Ben Sheen: Hello and thank you for joining us. My name is ben sheen and I'm joined here today by Stratfor's Roger Baker. We'll be talking a little bit about Japan's approach to dealing with various overseas threats as exemplified by the recent kidnappings of Japanese nationals overseas. So Roger, what we've seen from the most recent kidnappings is actually a fairly muted Japanese response. What could they have done? Could they have done anything differently? Why were they in the position they were when it came to possibly a lack of action in terms of getting their people back?
Roger Baker: Well there were a couple of issues with the Japanese kidnapping in this case. First of all, these individuals were not on any official government activity. Second, they were in a country that the government had issued a warning against going to. Japanese law requires any sort of action that they are going to do to have the permission of the country in which that action may take place, and in this case, they were not getting permission from the Syrian government. But finally the Japanese law and the way in which they continue to interpret their constitutional restraints on their military really limits their ability to deploy forces for the protection of Japanese citizens abroad in this case. They don't have a way to send a rescue operation in.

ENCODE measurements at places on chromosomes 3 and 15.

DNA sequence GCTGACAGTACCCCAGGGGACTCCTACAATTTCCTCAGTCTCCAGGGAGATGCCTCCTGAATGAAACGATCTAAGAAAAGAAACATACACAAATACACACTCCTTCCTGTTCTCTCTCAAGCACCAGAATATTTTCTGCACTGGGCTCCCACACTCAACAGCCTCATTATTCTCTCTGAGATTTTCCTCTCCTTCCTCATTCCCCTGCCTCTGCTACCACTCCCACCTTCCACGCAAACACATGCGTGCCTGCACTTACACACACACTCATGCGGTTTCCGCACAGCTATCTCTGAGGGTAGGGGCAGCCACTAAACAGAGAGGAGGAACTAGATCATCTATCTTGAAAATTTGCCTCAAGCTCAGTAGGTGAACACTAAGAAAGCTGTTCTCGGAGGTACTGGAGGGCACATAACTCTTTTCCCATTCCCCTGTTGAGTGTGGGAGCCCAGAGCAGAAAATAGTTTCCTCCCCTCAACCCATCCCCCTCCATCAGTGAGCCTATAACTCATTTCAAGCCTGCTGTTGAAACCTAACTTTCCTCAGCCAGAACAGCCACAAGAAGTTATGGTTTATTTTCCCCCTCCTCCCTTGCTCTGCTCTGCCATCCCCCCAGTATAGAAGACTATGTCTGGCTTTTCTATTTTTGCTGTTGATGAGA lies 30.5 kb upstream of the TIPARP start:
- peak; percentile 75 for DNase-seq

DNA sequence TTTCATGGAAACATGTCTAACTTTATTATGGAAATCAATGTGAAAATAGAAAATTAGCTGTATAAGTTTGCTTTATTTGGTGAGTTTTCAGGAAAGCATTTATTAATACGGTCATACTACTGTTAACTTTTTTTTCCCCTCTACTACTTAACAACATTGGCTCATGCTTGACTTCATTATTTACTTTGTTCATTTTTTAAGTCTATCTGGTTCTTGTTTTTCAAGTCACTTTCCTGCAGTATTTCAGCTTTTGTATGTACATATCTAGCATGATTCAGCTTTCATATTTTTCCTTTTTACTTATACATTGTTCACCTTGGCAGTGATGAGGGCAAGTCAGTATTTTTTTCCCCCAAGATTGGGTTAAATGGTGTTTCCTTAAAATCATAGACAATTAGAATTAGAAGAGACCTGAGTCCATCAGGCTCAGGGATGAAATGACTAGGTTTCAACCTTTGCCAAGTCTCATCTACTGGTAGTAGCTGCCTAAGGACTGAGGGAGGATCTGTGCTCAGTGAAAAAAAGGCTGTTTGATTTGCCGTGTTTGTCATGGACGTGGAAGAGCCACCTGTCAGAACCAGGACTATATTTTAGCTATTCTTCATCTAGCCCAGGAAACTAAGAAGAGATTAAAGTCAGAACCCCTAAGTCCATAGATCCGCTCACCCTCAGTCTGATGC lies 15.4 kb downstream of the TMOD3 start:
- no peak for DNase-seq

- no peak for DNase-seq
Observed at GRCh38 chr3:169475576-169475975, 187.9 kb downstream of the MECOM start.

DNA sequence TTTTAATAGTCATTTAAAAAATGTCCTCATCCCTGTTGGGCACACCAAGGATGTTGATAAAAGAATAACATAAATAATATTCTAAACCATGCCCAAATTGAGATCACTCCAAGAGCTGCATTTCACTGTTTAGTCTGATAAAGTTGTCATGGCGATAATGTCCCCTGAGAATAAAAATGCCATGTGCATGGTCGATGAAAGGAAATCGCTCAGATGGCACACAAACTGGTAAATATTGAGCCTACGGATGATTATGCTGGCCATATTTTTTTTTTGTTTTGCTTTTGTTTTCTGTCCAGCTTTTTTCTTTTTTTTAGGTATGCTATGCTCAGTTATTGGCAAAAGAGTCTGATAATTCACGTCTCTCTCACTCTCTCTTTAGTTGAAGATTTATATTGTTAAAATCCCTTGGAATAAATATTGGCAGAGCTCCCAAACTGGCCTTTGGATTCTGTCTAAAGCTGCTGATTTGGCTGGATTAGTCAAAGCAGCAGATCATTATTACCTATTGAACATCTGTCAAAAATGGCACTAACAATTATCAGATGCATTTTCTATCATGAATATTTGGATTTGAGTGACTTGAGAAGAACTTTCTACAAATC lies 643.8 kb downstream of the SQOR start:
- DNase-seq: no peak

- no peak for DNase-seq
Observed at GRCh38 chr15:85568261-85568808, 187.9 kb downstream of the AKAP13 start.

Ben: And that’s interesting because they do have the capability. They do have good training and equipment and certainly they've benefitted from a relationship with the United States, both in terms of a protective relationship, but also in a training advisory one. But also what we've seen is a lack of political will to actually engage in activities overseas. And certainly like you said they haven’t had this direct ability to operate in the way that most countries do in the modern world.
Roger: Well I think for Japan the constraint on their overseas deployment for a long time was a positive for them. It allowed them to be able to focus economically, to be able to focus politically in their relationships, not have to put the cost both in terms of financial resources and manpower but also the political cost of being engaged internationally in military operations. That’s not necessarily still serving their purpose. And as we're seeing with many countries that have tried to take either in Japan's case that sort of semi-enforced pacifist rule, or in their neighbor China's case of say of a non-interference role internationally. It was for a long time seen as a way to insulate yourself and let other people do the heavy lifting. But they are finding that their citizens are no longer insulated and others aren’t necessarily doing the heavy lifting for them, and they're going to have to start taking a more active role.